Pigeon Island National Park is heralded as one of the most important monuments of Saint Lucia’s history. It is a representation of the island’s culture and history.
In 1979, with hard work and dedication to this historical site, Mr. Robert Devaux and his team established the first national park in Saint Lucia: Pigeon Island was marked a national landmark and historical heritage site. As founding director of the Saint Lucia National Trust, he had envisioned the protection and sustaining of this historical site for generations to come, preserving local history, culture and natural resources. He said that Pigeon Island was a green space steeped in history to be enjoyed by his children, their children and all Saint Lucians for generations to come, promoting values which lead to national pride and love for our country.
The proposed Dolphin Enclosure, complete with a restaurant, pool, boutique and restrooms, is likely to desecrate parts of the Pigeon Island Heritage Site, including unmarked historical grave sites that hold many years of cultural history silently embraced in their occupants’ untouched bones.
Whilst captive animals can provide an opportunity for people to see and interact with species they would not normally be able to see, dolphins are indigenous to the waters of Saint Lucia and can often be seen dancing in her seas. Why, then, would we want to pen in some of them off Pigeon Island when their cousins are roaming free? The argument often used in favour of captivity is that this educates people in order to protect them. Surely it is better to see dolphins in their own environment.
Dolphins are highly intelligent and have tight family bonds, travelling hundreds of miles daily finding food and exploring the deep blue. They use echo location to hunt and communicate. Being in captivity will hinder their abilities to do everything that comes naturally to them. Imagine being in a public prison where everyone and anyone can make you perform tricks for food. In our view, they deserve to be free.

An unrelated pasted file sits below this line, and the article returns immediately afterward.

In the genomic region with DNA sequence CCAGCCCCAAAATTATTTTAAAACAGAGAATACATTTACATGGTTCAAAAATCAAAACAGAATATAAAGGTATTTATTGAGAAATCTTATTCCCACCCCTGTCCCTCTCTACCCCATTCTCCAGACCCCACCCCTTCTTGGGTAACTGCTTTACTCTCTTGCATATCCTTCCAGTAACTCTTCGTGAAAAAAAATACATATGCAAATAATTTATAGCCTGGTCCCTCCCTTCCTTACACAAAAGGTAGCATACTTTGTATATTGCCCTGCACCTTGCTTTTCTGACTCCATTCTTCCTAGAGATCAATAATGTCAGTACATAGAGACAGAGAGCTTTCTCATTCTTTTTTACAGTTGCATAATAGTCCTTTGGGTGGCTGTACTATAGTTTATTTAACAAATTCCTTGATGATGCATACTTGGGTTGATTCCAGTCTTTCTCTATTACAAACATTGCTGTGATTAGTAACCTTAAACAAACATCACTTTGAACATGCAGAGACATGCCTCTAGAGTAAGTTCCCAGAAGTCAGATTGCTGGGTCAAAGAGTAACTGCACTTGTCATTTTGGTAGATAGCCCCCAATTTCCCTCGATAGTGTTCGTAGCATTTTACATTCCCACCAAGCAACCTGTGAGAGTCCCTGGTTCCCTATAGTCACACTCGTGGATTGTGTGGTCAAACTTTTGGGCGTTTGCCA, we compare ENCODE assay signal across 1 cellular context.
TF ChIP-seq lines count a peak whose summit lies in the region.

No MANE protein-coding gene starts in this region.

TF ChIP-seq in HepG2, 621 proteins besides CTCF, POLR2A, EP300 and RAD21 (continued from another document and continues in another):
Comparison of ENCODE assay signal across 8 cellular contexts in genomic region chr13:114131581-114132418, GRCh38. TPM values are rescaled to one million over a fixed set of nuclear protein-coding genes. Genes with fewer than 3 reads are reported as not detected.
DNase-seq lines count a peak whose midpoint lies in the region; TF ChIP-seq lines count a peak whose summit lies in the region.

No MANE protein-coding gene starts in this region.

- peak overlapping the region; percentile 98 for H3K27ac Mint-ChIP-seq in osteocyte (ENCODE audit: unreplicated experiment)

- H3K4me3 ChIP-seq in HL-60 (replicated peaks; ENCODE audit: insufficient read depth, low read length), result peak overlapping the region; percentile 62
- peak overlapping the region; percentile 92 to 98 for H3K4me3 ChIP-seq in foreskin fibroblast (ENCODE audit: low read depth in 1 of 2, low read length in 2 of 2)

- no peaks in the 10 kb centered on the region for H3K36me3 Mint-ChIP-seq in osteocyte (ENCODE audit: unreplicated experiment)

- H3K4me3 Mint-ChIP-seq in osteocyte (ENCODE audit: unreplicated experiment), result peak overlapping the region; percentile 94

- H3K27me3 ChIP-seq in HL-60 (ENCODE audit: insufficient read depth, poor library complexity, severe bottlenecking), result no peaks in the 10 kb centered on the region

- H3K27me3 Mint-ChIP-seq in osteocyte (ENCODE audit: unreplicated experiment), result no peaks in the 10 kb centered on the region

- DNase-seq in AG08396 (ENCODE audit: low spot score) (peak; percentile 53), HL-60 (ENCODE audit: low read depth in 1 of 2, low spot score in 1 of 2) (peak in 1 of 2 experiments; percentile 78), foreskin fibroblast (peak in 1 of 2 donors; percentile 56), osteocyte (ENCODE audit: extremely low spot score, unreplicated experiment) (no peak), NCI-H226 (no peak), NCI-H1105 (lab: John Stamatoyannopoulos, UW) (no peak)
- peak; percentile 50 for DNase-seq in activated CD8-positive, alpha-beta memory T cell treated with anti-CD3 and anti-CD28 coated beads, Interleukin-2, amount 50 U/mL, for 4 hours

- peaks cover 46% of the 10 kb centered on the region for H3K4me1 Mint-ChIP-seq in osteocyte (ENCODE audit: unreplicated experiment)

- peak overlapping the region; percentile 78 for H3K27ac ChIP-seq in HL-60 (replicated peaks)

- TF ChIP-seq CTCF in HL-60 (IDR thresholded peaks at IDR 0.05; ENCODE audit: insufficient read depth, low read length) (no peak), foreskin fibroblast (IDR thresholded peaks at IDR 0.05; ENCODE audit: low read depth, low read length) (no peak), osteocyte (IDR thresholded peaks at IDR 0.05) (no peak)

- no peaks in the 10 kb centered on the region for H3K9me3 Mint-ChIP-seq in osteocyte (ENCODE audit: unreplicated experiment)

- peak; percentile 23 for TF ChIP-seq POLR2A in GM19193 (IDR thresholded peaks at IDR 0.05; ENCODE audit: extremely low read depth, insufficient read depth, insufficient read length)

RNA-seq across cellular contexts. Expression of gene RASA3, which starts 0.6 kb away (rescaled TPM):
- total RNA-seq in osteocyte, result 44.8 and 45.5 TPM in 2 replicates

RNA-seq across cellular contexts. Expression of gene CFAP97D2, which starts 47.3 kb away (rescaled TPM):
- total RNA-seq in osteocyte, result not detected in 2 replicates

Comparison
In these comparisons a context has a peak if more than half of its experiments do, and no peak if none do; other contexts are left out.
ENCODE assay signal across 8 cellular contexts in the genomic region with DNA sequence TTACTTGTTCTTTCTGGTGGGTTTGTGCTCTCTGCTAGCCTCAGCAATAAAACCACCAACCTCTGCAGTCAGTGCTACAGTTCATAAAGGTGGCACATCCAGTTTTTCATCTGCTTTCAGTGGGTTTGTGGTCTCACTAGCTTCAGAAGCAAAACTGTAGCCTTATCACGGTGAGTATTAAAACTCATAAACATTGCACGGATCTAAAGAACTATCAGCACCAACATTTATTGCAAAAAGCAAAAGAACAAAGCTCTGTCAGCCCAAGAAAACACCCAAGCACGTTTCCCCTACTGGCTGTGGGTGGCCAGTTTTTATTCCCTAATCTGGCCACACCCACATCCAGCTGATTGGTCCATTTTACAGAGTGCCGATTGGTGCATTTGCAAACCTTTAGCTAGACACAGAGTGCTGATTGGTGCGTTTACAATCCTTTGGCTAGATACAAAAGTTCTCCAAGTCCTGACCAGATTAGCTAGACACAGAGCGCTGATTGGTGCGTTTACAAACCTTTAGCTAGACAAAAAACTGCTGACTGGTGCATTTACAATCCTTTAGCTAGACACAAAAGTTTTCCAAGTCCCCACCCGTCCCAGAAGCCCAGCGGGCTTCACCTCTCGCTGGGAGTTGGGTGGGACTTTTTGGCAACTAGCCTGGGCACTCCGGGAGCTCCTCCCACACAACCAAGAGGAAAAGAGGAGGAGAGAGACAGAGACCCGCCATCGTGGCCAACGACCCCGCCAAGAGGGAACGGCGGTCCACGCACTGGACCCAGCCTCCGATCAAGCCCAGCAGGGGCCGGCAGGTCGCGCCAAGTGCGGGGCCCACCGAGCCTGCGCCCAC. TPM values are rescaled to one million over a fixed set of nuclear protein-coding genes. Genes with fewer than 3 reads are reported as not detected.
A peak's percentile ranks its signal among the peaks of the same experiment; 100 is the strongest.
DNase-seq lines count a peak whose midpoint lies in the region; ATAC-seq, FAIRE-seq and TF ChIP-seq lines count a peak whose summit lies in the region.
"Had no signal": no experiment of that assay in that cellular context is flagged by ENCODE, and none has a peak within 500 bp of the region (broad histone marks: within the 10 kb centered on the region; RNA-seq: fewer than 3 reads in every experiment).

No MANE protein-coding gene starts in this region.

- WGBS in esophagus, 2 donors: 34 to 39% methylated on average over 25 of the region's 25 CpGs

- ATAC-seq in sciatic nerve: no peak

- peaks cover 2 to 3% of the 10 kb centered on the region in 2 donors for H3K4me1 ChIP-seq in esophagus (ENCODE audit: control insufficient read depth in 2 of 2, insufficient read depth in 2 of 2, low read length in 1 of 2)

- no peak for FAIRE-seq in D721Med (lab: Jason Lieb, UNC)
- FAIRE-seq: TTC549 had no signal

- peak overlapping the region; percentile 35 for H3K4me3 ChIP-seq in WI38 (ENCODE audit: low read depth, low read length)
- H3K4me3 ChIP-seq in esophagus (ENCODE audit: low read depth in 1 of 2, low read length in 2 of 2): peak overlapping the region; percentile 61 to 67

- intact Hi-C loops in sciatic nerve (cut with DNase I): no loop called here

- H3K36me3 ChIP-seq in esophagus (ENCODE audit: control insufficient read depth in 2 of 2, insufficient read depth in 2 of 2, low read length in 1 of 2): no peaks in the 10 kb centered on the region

Public opinion globally is generally against the internment of marine mammals. Virgin Holidays and TripAdvisor have stated they are anti dolphin parks and have pledged not to promote this type of ‘attraction’. If it is believed that the creation of this park would encourage tourism, this thinking should perhaps be revisited. The park may instead discourage additional visitors to this island.
We estimate that this project will create less than 30 permanent jobs if approved. We wonder whether this amounts to an economic argument in favour of the park. Surely it would be better to invest in local communities, encouraging Saint Lucians to create and develop new enterprises that protect the environment and promote sustainability.
We should also not forget about the local operators that run dolphin and whale watching tours, which enable tourists and locals alike to see these magnificent animals in the wild. A dolphin park would damage these businesses. Would it not make more sense to support and develop this sector rather than harm a heritage site?
Pigeon Island is one of the most bio-diverse sites on the island. It provides homes and a food chain for underwater creatures such as the fragile sea horse to the majestic eagle ray, as well as moray eels, peacock flounders, miniature blennies and crabs, to name just a few. Who will protect the unseen and often unnoticed habitat of these small animals? Simply put, we must. If we damage the ecosystem of Pigeon Island, there will surely be an impact on the rest of Saint Lucia’s underwater world.
We, as a dive operator, take pride in the dive sites on our island, Pigeon Island – sheltered from rough sea conditions and therefore a guaranteed site – being one of them. We are constantly trying to take the pressure off the southern reefs around the Pitons by diving in the north. This development would push more dive operators further south. There are discussions to develop further the diving in the north of the island – this project would potentially jeopardise these plans.
In summary, the proposed Dolphin Enclosure should not proceed and Pigeon Island should be preserved above and below the water.
By: Dawn Shewan and Nick Mobley
Editor’s note: The above was written in collaboration by Dive Saint Lucia and Anbaglo: Saint Lucia Diver Association.